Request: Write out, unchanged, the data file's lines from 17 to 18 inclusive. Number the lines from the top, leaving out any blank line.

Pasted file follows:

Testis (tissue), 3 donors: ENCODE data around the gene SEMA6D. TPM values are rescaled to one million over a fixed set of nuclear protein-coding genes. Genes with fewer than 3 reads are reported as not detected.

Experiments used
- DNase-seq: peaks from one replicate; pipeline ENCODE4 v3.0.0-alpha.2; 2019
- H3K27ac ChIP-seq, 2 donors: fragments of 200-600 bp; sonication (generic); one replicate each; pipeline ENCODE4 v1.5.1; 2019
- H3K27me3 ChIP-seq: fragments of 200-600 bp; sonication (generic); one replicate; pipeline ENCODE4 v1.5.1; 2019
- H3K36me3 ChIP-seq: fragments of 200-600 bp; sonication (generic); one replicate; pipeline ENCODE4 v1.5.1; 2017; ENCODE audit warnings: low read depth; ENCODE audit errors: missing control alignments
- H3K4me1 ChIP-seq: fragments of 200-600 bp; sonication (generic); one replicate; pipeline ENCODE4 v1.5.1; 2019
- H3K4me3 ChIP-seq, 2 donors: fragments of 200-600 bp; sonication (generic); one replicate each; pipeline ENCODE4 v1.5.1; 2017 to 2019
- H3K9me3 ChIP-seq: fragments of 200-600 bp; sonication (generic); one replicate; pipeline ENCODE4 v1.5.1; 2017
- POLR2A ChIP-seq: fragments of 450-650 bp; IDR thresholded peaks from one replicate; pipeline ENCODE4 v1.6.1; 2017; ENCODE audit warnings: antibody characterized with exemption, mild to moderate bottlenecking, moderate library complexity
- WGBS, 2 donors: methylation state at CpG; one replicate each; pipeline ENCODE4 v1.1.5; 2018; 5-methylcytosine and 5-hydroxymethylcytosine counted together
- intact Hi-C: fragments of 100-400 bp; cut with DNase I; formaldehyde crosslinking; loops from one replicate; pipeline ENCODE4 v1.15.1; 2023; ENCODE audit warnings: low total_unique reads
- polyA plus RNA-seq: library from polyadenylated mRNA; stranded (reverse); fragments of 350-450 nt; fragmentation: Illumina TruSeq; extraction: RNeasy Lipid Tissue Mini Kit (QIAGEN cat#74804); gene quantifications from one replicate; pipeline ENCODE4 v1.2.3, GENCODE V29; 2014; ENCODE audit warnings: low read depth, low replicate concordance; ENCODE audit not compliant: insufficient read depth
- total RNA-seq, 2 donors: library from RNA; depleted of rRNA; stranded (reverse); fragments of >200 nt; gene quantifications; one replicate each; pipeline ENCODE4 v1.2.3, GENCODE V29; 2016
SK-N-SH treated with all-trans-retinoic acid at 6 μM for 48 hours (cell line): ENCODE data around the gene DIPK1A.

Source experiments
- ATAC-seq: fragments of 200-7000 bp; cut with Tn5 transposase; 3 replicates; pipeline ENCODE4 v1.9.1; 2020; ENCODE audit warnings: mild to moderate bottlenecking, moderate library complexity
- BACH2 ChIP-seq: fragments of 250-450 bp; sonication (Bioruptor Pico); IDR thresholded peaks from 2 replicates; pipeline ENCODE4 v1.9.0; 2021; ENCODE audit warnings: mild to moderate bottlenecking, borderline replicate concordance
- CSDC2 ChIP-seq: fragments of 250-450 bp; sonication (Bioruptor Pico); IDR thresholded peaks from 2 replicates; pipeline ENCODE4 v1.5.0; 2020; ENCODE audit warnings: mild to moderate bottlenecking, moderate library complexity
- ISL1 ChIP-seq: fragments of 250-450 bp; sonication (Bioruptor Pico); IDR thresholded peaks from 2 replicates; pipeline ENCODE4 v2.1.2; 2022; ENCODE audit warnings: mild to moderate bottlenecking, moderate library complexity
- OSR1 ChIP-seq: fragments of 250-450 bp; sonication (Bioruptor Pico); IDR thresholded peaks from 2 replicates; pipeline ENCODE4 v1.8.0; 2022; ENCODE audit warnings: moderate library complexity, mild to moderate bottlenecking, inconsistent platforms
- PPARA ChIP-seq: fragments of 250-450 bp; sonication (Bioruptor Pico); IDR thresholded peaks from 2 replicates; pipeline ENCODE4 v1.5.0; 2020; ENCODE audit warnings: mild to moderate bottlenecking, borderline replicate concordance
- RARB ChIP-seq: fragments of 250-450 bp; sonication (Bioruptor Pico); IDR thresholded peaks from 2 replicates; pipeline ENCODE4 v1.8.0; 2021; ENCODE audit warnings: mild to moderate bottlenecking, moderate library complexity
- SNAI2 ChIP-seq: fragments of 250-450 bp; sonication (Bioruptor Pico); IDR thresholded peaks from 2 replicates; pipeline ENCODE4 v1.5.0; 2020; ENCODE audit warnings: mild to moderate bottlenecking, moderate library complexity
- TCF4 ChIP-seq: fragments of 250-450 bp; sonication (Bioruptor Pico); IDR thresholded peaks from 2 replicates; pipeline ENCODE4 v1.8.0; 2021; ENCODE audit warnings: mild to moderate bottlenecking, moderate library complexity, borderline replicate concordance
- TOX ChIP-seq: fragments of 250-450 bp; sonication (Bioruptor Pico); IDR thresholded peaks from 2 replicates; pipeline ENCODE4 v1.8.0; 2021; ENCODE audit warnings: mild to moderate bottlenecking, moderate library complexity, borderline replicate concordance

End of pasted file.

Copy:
- ATAC-seq: fragments of 200-7000 bp; cut with Tn5 transposase; 3 replicates; pipeline ENCODE4 v1.9.1; 2020; ENCODE audit warnings: mild to moderate bottlenecking, moderate library complexity
- BACH2 ChIP-seq: fragments of 250-450 bp; sonication (Bioruptor Pico); IDR thresholded peaks from 2 replicates; pipeline ENCODE4 v1.9.0; 2021; ENCODE audit warnings: mild to moderate bottlenecking, borderline replicate concordance